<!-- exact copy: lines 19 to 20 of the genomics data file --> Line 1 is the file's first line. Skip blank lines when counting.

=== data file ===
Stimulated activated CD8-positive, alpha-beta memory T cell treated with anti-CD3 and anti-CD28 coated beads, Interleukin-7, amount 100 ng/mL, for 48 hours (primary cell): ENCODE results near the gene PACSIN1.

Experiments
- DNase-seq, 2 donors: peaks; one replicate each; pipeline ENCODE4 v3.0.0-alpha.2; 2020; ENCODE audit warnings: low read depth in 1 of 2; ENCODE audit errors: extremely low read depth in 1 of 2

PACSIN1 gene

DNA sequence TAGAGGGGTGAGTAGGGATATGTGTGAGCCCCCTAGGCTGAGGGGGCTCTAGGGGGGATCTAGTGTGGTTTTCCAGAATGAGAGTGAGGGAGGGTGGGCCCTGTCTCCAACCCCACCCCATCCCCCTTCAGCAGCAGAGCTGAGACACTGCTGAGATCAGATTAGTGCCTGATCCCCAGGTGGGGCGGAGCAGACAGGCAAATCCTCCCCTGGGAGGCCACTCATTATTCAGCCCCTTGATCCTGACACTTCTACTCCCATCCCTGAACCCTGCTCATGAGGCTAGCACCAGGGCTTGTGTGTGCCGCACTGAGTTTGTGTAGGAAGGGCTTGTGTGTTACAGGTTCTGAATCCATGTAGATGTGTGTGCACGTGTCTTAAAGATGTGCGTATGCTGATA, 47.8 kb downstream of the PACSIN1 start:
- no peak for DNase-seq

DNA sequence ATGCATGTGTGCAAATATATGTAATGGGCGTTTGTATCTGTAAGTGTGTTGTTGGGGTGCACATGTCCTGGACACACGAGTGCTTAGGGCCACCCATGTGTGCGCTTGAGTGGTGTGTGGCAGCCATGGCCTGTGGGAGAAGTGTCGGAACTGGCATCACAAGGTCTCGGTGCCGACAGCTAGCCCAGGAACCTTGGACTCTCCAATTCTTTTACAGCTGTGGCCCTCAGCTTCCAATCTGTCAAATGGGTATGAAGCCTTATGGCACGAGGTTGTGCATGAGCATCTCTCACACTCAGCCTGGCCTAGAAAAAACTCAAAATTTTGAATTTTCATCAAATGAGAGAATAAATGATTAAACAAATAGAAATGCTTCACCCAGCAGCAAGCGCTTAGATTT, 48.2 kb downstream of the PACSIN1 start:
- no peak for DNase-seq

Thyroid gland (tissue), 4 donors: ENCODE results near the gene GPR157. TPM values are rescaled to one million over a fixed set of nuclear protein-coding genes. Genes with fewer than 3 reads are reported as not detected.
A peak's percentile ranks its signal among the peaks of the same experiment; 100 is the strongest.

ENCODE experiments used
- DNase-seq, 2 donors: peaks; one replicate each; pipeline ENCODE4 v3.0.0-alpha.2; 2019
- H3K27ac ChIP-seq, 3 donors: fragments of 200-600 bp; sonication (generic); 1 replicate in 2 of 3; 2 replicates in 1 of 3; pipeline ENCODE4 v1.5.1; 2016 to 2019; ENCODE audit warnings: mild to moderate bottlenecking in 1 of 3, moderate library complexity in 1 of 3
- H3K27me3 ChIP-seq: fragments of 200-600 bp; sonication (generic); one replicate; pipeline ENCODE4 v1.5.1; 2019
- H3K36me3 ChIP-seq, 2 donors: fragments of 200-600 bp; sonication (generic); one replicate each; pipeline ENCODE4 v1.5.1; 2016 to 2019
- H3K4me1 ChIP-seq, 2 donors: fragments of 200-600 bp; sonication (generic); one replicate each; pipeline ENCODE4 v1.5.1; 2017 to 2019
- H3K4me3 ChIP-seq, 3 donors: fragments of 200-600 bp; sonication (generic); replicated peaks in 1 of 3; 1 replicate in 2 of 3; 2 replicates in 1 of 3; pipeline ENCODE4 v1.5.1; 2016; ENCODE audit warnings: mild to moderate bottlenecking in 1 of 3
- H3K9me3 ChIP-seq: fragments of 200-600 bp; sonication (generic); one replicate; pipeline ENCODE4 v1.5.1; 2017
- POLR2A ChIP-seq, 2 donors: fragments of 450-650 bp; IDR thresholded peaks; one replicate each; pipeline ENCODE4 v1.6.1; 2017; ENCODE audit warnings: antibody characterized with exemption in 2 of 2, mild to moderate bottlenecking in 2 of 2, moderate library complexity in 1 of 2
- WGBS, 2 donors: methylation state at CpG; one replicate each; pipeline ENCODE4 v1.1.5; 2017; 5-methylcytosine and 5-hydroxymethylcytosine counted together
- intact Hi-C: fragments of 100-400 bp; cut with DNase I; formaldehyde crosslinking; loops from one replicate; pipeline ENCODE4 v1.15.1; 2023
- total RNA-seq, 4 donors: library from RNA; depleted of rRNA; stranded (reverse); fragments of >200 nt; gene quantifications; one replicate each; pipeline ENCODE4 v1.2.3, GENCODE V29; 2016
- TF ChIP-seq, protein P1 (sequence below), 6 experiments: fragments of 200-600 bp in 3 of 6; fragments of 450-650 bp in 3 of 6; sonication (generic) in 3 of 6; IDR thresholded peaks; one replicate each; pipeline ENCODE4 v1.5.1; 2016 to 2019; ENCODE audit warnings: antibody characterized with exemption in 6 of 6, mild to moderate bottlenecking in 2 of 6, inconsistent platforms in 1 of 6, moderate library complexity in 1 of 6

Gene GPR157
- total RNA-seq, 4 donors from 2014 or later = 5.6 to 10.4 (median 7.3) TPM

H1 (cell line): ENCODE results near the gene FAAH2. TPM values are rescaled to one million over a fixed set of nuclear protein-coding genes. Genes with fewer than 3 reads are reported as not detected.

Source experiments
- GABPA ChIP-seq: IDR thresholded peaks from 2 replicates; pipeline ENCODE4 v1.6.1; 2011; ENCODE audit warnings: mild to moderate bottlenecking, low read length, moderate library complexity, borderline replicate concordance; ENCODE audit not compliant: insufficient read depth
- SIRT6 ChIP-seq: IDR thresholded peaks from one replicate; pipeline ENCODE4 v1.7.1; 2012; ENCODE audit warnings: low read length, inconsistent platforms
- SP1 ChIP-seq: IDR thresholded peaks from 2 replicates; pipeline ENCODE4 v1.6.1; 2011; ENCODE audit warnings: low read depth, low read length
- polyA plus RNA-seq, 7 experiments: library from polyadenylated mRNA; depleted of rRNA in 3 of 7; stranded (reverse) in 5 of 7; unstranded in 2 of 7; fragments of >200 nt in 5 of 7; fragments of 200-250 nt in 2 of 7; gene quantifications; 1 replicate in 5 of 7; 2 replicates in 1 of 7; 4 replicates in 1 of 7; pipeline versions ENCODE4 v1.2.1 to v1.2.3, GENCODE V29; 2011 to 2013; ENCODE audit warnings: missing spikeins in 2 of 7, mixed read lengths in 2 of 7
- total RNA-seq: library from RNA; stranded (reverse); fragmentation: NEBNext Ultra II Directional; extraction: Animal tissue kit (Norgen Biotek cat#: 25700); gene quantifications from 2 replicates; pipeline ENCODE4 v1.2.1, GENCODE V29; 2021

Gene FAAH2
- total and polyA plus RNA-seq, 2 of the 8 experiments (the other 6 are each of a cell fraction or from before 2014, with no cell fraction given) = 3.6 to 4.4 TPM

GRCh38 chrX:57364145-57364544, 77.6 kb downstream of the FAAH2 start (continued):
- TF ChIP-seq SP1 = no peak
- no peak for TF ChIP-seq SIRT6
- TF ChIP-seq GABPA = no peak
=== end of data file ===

- POLR2A ChIP-seq, 2 donors: fragments of 450-650 bp; IDR thresholded peaks; one replicate each; pipeline ENCODE4 v1.6.1; 2017; ENCODE audit warnings: antibody characterized with exemption in 2 of 2, mild to moderate bottlenecking in 2 of 2, moderate library complexity in 1 of 2
- WGBS, 2 donors: methylation state at CpG; one replicate each; pipeline ENCODE4 v1.1.5; 2017; 5-methylcytosine and 5-hydroxymethylcytosine counted together